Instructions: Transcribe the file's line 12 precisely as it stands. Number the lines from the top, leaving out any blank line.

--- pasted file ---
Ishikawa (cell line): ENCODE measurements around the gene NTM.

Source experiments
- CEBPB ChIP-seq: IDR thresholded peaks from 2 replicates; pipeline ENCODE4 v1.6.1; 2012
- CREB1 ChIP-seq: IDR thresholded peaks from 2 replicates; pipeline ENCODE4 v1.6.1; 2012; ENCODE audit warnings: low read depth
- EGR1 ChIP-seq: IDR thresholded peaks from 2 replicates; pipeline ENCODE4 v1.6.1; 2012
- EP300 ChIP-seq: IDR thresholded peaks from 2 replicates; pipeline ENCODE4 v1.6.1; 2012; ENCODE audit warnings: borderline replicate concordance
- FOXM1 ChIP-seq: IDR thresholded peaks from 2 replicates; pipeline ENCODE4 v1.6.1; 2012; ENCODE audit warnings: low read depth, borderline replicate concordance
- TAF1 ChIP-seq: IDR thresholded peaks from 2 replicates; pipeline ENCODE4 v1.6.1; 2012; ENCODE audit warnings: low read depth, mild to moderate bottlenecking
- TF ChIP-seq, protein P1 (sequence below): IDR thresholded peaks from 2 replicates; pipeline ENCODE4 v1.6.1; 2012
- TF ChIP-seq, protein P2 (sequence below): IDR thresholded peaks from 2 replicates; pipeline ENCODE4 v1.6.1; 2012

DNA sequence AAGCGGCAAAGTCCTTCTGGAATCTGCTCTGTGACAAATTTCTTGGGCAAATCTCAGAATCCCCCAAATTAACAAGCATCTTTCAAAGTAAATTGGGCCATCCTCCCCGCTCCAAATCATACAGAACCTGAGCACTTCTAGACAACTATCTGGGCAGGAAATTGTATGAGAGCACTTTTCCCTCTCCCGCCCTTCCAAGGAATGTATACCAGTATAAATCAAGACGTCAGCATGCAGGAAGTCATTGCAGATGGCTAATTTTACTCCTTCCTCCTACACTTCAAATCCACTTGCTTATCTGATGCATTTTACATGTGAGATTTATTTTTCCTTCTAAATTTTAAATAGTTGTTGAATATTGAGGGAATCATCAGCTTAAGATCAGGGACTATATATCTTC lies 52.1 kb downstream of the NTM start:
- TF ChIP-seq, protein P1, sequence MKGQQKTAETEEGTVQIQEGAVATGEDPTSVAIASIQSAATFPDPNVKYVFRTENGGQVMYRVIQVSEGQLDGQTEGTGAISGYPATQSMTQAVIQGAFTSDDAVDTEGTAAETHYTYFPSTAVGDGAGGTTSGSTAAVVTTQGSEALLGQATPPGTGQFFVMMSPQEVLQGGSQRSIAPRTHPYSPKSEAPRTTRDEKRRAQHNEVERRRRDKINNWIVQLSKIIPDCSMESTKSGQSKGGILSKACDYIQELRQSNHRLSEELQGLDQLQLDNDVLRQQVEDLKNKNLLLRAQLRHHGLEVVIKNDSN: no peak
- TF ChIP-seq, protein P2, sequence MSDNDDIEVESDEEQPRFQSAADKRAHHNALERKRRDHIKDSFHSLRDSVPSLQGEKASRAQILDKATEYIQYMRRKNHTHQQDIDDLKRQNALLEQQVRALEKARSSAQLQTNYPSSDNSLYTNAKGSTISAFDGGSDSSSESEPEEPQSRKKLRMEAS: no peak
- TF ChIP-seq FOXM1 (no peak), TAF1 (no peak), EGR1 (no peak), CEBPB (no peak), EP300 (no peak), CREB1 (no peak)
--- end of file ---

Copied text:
- TF ChIP-seq, protein P1, sequence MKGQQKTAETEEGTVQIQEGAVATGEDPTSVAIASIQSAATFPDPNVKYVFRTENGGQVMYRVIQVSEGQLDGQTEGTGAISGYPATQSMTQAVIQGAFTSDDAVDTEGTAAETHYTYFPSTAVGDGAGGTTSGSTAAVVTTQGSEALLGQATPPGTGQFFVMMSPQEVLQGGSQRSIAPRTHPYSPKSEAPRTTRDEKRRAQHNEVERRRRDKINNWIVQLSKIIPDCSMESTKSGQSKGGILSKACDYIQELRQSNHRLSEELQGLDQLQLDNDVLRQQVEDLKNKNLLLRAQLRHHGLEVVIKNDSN: no peak